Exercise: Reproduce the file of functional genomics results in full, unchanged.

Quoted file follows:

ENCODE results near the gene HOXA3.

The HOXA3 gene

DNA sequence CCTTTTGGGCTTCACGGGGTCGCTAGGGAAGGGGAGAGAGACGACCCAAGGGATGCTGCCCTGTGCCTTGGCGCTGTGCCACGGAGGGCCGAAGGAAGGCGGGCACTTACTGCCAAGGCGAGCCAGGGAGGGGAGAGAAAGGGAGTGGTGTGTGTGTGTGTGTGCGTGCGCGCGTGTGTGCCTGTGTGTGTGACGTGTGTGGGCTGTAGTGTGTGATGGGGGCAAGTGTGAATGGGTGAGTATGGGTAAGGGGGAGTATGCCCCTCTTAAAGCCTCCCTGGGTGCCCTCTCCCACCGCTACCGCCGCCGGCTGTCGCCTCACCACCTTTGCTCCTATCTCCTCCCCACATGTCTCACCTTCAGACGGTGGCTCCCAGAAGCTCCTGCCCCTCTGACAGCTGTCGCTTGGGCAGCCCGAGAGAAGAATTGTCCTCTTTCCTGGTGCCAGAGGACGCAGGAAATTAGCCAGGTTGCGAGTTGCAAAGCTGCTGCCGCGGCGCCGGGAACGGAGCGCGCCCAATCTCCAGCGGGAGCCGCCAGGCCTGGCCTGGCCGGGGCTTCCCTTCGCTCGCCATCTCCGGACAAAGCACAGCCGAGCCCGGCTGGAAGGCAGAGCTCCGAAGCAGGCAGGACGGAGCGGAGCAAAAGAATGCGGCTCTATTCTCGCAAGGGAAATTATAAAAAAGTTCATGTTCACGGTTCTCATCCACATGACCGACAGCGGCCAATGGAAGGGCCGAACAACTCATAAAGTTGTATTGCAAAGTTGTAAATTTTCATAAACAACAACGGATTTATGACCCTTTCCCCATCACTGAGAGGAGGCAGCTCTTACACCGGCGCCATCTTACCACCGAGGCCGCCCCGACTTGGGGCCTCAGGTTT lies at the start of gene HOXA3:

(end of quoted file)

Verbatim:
ENCODE results near the gene HOXA3.

The HOXA3 gene

DNA sequence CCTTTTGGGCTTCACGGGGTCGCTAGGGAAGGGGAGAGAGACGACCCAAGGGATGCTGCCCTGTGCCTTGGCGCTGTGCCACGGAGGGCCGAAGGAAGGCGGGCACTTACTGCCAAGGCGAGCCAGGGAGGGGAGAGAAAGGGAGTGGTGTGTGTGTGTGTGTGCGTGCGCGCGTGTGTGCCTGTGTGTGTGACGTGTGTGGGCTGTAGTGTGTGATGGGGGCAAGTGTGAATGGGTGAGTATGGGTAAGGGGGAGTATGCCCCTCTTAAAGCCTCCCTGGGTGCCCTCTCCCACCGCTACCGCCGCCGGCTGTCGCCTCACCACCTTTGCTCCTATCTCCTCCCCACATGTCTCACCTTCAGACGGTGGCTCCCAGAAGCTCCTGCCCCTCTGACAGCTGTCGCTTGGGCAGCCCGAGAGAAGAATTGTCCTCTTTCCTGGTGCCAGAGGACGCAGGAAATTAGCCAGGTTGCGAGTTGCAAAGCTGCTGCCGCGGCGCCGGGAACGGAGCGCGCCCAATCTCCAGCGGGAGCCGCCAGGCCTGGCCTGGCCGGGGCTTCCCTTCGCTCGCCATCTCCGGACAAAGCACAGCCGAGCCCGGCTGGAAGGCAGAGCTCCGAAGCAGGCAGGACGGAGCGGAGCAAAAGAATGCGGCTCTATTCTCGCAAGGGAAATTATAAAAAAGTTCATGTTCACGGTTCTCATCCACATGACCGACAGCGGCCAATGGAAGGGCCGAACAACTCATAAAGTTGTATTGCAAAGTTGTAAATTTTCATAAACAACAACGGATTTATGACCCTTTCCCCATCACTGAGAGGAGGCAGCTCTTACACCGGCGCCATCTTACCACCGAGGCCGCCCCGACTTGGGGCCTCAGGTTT lies at the start of gene HOXA3: